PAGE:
This is a tribute not only to Frederick Elias Noakes, Junior, private in the Coldstream Guards on the Western Front, but also to all the other ordinary soldiers who left all that was familiar in their lives to fight for their country in the 1914-18 War; those who died, those who came home again, all heroes in their own way.

Like many young men of his generation, Fred felt it to be his duty to fight in the War. With his two friends and workmates, Jack Kitchin (on the left) and Harold Wilson (on the right) he went to the recruiting station. Jack and Harold enlisted, but Fred was a chronic asthma sufferer and, despite several more attempts to join the army, was turned down every time. Harold was killed in 1916 during the Battle of the Somme, and Jack died a year later at Vimy Ridge. Fred became more and more determined to fight and embarked on a "toughening-up" regime; nevertheless he entered the War as a conscript in 1917.

Harold and Jack were both brave men who died for their country; however Fred's feeling of inferiority was unnecessary. He could have used his asthma as a cast-iron excuse to stay at home for the duration, but instead he tried to get healthier so as to pass the medical, even though he knew of the terrible conditions he would be going to. Men like this were as brave as those who gave their lives.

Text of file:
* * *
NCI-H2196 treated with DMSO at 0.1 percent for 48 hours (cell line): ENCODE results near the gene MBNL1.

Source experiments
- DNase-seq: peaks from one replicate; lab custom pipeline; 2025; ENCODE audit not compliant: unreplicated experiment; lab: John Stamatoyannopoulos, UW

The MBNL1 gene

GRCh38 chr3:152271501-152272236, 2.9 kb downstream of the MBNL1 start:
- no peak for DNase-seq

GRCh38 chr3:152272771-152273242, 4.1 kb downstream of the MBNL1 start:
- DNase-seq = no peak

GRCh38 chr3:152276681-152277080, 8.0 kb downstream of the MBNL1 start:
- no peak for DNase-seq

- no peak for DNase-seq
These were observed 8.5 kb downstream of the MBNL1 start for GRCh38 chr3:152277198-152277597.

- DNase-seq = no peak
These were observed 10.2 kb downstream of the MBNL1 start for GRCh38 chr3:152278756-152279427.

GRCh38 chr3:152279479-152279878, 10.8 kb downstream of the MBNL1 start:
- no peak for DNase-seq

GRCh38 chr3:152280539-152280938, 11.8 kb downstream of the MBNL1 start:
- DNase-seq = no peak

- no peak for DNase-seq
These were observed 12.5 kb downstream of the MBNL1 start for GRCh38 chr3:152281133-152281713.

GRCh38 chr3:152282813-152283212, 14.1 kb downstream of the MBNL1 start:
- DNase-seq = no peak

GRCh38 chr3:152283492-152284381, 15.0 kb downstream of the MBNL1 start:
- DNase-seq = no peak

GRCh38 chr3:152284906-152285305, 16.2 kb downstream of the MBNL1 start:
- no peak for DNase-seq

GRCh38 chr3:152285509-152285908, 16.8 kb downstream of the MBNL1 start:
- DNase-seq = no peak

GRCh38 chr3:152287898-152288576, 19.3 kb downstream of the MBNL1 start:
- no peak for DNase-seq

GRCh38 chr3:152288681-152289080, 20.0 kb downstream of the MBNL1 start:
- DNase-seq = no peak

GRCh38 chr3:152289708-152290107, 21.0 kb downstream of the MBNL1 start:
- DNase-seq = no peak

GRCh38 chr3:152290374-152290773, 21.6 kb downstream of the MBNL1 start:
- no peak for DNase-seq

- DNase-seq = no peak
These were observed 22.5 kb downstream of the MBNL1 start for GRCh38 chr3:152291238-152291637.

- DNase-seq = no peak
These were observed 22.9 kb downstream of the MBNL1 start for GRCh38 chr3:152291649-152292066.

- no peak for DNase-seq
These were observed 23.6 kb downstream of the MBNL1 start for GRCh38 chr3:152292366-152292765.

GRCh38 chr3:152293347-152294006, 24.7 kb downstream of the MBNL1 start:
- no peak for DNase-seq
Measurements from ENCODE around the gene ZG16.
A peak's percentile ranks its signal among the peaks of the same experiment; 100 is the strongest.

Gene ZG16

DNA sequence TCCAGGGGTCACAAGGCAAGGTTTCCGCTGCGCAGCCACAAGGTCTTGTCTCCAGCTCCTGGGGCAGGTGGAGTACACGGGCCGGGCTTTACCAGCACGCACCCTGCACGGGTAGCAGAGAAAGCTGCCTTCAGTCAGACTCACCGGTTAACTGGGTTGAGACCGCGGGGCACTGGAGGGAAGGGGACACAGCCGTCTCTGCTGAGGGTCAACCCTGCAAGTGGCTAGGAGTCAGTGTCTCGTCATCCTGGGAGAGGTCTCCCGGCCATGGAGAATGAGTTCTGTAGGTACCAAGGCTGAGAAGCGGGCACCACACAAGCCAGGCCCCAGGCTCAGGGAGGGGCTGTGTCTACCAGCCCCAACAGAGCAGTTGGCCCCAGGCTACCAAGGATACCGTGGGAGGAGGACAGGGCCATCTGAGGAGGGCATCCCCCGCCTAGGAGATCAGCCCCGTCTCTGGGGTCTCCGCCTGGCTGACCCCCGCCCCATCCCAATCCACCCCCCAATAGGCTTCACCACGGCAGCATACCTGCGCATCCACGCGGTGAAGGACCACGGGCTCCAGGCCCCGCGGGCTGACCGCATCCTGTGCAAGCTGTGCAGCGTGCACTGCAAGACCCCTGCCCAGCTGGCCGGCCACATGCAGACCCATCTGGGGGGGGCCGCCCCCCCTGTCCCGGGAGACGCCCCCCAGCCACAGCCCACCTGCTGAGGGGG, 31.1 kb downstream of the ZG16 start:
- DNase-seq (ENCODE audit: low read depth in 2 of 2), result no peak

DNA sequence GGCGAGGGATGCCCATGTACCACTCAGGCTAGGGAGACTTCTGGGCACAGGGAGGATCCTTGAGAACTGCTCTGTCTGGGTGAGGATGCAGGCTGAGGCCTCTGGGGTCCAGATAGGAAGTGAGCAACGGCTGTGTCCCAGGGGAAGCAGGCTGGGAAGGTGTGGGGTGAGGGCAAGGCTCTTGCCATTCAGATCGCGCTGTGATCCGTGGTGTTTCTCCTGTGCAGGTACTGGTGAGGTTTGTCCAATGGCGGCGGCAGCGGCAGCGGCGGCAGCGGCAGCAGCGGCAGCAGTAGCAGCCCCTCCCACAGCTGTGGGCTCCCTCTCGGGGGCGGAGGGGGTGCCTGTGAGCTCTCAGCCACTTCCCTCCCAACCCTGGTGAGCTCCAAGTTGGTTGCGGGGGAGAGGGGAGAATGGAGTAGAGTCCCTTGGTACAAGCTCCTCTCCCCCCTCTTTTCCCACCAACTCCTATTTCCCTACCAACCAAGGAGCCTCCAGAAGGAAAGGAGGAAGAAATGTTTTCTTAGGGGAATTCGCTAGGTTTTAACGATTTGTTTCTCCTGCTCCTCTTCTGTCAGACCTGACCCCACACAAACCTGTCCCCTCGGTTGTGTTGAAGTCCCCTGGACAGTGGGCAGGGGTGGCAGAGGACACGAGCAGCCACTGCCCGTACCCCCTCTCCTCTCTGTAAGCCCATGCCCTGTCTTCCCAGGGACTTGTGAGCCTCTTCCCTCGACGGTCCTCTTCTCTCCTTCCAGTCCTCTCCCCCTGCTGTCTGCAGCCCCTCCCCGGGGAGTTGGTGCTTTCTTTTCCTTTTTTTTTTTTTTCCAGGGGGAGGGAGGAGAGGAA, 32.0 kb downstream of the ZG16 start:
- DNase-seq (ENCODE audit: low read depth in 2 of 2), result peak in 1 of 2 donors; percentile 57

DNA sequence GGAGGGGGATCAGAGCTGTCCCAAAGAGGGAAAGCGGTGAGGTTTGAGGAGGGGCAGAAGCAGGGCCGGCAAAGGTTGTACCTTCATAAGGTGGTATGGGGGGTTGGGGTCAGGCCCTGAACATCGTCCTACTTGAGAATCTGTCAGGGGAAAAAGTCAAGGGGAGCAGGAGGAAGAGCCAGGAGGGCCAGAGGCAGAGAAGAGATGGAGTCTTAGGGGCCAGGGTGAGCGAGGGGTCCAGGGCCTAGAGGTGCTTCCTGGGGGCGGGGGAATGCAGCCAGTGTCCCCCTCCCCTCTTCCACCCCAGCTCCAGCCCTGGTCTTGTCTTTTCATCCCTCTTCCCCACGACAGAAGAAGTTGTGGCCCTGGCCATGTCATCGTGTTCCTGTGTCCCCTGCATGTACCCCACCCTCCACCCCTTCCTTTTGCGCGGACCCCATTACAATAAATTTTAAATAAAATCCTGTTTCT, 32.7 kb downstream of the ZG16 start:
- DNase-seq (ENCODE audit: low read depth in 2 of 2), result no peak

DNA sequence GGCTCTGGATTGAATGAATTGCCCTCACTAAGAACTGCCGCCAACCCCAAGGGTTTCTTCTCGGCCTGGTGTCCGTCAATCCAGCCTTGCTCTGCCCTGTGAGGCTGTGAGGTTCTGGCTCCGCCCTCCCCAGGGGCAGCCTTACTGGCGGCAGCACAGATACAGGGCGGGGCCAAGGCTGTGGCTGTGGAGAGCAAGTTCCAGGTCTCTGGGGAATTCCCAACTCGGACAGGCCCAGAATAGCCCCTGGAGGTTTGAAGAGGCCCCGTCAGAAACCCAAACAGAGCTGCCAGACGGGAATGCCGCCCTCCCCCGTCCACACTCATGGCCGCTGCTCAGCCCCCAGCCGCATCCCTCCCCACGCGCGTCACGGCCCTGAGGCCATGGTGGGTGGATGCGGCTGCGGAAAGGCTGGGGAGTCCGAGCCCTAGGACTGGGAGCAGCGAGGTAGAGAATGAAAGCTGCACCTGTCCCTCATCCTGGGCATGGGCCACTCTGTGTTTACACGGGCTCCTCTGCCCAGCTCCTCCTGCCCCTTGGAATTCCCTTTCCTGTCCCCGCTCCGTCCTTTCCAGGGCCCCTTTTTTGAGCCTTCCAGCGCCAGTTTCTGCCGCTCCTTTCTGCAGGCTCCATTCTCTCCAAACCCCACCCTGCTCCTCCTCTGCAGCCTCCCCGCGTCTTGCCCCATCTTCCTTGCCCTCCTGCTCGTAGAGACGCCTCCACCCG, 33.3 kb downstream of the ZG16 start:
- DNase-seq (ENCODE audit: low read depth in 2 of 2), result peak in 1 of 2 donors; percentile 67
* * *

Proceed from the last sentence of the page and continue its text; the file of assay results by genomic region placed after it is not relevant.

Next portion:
Fred survived the War and returned home to Tunbridge Wells to rejoin his family and to help run the family drapers' business. His asthma attacks had disappeared after a few weeks at the Front, and never returned. Nevertheless he said he would not recommend a World War as a cure.

In 1952 he published a personal memoir of his time in the Guards, "The Distant Drum". This was only a private publication but it has now been re-published and is available from Pen and Sword Books here.

As a taster, you can read extracts from the book here